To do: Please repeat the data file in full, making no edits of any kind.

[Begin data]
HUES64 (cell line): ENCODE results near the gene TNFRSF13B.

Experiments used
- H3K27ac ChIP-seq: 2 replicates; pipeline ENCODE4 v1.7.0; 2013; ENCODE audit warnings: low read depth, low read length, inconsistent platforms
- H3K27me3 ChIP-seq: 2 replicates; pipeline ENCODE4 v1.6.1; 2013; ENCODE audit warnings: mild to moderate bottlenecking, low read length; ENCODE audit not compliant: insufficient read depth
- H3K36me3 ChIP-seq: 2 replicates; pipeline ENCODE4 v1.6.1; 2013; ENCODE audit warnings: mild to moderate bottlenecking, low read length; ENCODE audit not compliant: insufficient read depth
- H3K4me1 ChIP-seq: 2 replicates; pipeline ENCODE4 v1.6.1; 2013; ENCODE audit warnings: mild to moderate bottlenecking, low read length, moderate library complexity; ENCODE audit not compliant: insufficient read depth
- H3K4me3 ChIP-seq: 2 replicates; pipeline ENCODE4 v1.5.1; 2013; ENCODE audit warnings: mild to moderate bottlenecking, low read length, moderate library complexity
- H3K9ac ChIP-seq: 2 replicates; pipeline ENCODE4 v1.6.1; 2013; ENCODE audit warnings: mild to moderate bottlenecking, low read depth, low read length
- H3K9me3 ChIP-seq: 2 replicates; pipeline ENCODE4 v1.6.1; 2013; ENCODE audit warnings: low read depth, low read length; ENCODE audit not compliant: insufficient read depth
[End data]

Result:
HUES64 (cell line): ENCODE results near the gene TNFRSF13B.

Experiments used
- H3K27ac ChIP-seq: 2 replicates; pipeline ENCODE4 v1.7.0; 2013; ENCODE audit warnings: low read depth, low read length, inconsistent platforms
- H3K27me3 ChIP-seq: 2 replicates; pipeline ENCODE4 v1.6.1; 2013; ENCODE audit warnings: mild to moderate bottlenecking, low read length; ENCODE audit not compliant: insufficient read depth
- H3K36me3 ChIP-seq: 2 replicates; pipeline ENCODE4 v1.6.1; 2013; ENCODE audit warnings: mild to moderate bottlenecking, low read length; ENCODE audit not compliant: insufficient read depth
- H3K4me1 ChIP-seq: 2 replicates; pipeline ENCODE4 v1.6.1; 2013; ENCODE audit warnings: mild to moderate bottlenecking, low read length, moderate library complexity; ENCODE audit not compliant: insufficient read depth
- H3K4me3 ChIP-seq: 2 replicates; pipeline ENCODE4 v1.5.1; 2013; ENCODE audit warnings: mild to moderate bottlenecking, low read length, moderate library complexity
- H3K9ac ChIP-seq: 2 replicates; pipeline ENCODE4 v1.6.1; 2013; ENCODE audit warnings: mild to moderate bottlenecking, low read depth, low read length
- H3K9me3 ChIP-seq: 2 replicates; pipeline ENCODE4 v1.6.1; 2013; ENCODE audit warnings: low read depth, low read length; ENCODE audit not compliant: insufficient read depth